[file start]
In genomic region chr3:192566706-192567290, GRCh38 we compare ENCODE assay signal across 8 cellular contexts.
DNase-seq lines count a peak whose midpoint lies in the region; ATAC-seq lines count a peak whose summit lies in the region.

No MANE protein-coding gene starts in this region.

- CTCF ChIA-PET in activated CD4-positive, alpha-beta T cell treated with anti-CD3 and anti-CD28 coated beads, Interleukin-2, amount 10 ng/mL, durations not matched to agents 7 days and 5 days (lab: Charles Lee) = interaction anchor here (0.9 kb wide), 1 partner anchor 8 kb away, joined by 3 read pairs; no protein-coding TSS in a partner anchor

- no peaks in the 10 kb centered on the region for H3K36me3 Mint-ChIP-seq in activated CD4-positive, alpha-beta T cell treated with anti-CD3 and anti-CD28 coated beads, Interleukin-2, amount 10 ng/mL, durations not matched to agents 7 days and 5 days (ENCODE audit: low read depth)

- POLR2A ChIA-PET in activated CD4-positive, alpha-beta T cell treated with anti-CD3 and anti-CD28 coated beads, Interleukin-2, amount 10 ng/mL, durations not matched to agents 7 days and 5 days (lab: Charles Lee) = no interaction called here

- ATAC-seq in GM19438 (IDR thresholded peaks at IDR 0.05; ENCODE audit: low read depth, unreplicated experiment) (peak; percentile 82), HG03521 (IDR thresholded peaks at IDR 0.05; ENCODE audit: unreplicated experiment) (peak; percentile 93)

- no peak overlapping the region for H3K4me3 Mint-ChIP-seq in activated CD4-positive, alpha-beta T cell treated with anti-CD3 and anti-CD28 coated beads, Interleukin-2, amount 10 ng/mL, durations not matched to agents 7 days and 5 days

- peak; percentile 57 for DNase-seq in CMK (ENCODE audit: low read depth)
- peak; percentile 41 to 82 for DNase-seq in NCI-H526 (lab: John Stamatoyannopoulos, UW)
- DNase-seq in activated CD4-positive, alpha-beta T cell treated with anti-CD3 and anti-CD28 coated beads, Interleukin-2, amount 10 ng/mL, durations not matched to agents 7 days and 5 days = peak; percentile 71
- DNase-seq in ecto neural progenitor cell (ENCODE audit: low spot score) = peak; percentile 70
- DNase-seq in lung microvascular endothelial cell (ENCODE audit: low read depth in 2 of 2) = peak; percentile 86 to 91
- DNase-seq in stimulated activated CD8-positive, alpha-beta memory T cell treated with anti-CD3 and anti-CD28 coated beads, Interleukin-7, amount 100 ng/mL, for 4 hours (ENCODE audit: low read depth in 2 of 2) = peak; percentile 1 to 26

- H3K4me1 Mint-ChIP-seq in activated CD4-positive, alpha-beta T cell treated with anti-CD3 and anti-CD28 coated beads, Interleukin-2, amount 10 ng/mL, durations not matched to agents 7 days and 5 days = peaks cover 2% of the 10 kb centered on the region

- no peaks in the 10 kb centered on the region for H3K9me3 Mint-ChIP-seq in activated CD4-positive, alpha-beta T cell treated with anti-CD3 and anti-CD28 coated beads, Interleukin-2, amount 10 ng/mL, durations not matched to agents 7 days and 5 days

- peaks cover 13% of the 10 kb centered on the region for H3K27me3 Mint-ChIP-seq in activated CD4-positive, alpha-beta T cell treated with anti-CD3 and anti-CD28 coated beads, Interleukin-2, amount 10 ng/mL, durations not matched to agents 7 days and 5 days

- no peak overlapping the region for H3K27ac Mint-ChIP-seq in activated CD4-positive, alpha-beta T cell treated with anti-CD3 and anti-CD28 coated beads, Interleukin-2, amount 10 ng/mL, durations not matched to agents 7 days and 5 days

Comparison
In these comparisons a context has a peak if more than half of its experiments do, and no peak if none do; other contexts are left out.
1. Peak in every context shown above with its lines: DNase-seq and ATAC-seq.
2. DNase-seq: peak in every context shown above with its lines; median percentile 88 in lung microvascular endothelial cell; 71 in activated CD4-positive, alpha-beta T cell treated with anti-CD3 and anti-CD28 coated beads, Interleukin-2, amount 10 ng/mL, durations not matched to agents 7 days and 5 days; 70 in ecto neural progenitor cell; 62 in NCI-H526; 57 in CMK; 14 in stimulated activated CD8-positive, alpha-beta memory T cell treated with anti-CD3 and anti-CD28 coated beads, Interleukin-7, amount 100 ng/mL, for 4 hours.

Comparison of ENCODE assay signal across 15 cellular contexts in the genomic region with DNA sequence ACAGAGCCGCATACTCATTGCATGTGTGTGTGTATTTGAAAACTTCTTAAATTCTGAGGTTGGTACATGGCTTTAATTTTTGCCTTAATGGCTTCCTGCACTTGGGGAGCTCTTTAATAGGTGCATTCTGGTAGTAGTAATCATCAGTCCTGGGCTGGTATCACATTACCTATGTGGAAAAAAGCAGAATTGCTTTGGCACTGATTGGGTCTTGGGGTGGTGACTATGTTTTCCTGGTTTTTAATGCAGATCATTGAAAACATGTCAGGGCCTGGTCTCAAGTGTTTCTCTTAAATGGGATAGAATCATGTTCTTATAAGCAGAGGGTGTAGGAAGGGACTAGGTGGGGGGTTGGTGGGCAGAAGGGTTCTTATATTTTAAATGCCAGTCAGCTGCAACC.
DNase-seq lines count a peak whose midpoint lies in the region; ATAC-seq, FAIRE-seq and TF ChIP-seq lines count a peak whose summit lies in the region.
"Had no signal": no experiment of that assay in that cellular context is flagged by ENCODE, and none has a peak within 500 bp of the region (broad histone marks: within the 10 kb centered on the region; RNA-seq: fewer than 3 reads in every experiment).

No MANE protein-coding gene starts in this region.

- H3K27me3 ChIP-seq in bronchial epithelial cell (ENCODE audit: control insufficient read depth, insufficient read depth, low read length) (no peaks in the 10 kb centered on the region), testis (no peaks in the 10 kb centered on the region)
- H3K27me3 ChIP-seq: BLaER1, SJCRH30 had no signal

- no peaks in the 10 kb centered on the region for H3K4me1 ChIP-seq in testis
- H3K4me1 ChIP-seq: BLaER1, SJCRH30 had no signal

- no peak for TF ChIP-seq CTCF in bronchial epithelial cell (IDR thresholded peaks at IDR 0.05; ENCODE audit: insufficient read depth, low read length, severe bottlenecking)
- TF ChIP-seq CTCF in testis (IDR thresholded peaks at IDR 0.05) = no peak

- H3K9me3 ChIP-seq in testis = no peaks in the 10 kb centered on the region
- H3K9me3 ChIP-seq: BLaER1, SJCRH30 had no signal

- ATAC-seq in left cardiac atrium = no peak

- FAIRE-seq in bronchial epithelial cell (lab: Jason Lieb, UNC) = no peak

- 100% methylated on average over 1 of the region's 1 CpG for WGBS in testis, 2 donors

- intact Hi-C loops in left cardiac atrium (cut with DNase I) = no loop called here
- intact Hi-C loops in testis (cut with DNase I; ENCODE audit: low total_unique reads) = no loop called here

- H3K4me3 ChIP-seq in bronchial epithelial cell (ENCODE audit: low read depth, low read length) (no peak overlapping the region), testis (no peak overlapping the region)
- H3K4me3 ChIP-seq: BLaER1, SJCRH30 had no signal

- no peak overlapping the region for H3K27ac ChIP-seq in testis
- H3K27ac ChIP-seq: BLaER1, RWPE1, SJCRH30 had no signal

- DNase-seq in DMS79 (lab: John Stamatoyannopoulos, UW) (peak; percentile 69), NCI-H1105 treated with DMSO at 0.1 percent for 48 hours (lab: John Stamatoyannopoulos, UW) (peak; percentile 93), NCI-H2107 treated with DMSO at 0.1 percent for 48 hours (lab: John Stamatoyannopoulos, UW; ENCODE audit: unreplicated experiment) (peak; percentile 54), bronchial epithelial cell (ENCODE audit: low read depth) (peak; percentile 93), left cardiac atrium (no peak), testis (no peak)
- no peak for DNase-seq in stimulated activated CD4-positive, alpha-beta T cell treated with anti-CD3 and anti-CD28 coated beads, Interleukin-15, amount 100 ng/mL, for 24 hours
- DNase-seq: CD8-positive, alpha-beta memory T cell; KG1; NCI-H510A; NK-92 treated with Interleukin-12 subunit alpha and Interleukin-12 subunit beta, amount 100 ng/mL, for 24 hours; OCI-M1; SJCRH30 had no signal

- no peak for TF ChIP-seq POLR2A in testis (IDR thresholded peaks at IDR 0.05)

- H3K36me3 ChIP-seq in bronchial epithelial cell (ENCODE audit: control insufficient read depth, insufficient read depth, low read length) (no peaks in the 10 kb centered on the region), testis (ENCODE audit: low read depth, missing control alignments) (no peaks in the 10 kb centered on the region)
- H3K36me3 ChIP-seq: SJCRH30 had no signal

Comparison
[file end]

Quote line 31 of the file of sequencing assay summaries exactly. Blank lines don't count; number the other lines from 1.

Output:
- no peak for TF ChIP-seq CTCF in bronchial epithelial cell (IDR thresholded peaks at IDR 0.05; ENCODE audit: insufficient read depth, low read length, severe bottlenecking)